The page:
movie film review | chris tookey

Personal Velocity: Three Portraits

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  Personal Velocity: Three Portraits Review
Tookey's Rating
6 /10
Average Rating
6.13 /10
Delia: Kyra Sedgwick (pictured) , Greta: Parker Posey , Paula: Fairuza Balk
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Directed by: Rebecca Miller
Written by: Rebecca Miller

Released: 2002
Genre: DRAMA
Origin: US
Colour: C
Length: 0

Three well-crafted portraits of women.
Reviewed by Chris Tookey

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A promising first picture by writer-director Rebecca Miller, daughter of playwright Arthur and wife of actor Daniel Day-Lewis.

It's cheaply shot with very little visual flair, and the overuse of narration makes it too much like an illustrated reading. Structurally, the attempt to weave the three stories together by means of a traffic accident - a device she seems to have pinched from the Mexican hit Amores Perros - is so perfunctory that it barely registers.

However, Kyra Sedgwick, one of Hollywood's finest and most underrated actresses, is outstanding as a woman who escapes her abusive husband with only her children and sex appeal to keep her going.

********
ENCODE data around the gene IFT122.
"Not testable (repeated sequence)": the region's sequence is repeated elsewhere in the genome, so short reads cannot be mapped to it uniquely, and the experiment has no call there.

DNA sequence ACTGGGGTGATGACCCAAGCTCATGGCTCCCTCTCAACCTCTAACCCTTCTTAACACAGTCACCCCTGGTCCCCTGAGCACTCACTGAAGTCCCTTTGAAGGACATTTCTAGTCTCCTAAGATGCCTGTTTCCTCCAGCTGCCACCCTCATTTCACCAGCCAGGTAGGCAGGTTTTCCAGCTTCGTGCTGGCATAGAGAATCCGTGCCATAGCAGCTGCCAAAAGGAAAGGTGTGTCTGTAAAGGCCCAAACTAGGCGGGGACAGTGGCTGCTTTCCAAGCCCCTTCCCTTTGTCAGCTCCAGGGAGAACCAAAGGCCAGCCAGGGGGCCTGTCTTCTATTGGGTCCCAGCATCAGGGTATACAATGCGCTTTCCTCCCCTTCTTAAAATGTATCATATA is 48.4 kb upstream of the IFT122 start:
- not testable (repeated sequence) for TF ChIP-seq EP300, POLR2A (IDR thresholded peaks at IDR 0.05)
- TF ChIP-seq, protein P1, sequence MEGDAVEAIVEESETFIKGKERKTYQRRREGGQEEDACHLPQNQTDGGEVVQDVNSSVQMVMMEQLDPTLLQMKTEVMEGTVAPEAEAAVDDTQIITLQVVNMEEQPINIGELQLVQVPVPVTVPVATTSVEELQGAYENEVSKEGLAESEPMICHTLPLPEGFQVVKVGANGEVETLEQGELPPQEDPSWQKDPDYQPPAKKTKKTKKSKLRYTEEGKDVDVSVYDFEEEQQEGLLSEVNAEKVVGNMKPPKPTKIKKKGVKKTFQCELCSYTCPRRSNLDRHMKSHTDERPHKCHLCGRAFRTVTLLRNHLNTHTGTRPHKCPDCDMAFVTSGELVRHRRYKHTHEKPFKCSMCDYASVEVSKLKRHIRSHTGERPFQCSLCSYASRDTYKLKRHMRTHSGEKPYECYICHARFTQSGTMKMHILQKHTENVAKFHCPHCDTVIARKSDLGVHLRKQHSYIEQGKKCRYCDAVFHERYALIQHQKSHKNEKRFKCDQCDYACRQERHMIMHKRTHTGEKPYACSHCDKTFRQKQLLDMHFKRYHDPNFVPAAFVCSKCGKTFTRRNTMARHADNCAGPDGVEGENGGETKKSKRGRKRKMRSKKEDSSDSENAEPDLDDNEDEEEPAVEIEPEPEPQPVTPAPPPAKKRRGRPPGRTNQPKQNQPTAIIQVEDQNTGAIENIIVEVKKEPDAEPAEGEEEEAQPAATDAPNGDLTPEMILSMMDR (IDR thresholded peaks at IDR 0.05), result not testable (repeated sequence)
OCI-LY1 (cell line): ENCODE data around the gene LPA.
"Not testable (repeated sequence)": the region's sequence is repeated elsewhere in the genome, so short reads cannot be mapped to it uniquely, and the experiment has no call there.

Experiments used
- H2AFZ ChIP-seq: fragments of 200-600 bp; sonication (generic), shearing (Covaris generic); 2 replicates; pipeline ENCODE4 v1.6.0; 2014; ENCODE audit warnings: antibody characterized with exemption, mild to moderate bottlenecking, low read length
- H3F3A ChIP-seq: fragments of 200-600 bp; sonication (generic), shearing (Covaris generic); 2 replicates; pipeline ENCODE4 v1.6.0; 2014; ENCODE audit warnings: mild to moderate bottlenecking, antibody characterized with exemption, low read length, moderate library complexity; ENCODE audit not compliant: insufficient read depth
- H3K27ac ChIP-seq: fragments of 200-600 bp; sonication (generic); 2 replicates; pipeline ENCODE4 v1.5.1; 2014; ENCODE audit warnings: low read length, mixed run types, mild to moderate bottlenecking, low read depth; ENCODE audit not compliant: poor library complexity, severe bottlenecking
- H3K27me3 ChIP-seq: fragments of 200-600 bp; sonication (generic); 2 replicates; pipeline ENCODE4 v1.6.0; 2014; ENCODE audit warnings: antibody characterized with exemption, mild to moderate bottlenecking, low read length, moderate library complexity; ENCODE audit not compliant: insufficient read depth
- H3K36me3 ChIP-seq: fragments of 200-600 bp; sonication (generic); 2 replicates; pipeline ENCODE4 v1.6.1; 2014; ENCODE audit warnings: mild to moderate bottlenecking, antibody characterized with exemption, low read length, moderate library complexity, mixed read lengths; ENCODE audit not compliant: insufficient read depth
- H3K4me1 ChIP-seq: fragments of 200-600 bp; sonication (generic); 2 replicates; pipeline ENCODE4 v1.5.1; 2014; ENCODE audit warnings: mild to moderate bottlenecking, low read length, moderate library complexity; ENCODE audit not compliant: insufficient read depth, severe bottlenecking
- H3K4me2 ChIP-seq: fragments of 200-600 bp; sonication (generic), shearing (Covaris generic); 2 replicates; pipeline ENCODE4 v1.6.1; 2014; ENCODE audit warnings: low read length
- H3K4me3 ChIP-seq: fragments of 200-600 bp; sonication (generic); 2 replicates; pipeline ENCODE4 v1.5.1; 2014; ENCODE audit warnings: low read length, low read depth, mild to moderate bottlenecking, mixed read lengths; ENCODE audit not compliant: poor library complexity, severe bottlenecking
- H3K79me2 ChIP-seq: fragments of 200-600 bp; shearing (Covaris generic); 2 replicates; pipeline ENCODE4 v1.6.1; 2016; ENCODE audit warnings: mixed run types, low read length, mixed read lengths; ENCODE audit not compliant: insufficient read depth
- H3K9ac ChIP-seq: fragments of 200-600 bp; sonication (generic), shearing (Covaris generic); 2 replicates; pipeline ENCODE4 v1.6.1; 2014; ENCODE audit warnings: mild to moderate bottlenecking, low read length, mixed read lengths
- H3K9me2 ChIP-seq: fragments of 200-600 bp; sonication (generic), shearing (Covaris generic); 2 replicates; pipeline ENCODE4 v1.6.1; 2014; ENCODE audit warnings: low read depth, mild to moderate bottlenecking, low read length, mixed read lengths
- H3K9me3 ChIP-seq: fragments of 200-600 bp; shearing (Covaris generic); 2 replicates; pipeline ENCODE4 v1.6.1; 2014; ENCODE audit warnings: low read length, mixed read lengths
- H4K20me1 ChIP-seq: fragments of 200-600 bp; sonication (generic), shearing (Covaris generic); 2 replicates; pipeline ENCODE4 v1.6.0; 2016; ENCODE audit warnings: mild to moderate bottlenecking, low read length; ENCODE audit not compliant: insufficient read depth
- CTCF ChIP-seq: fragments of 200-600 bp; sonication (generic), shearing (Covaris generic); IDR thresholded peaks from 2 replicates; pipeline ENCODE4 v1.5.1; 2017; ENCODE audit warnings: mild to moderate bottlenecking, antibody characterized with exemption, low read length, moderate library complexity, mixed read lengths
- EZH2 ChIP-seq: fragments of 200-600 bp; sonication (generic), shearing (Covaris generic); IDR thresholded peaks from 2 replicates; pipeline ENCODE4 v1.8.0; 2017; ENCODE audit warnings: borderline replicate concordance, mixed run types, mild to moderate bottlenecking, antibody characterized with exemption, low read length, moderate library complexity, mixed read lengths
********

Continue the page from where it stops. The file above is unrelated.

Parker Posey is also excellent as a wife rediscovering her career ambitions and falling out of love with her nice but boring husband. Fairuza Balk has the easiest, but least rewarding role, as a tough punk discovering to her surprise that she has maternal feelings.

The films are almost too truthful about the dark side of the human condition to be entertaining, and they are probably too literary and self-consciously feminist for popular taste. But though they have an over-familiar agenda of empowerment, they have a subtlety and thoughtfulness that raise them high above most feminist drama.

All three stories will strike a chord with many women. For my money, Personal Velocity is better acted, less depressing and considerably more profound than The Hours.

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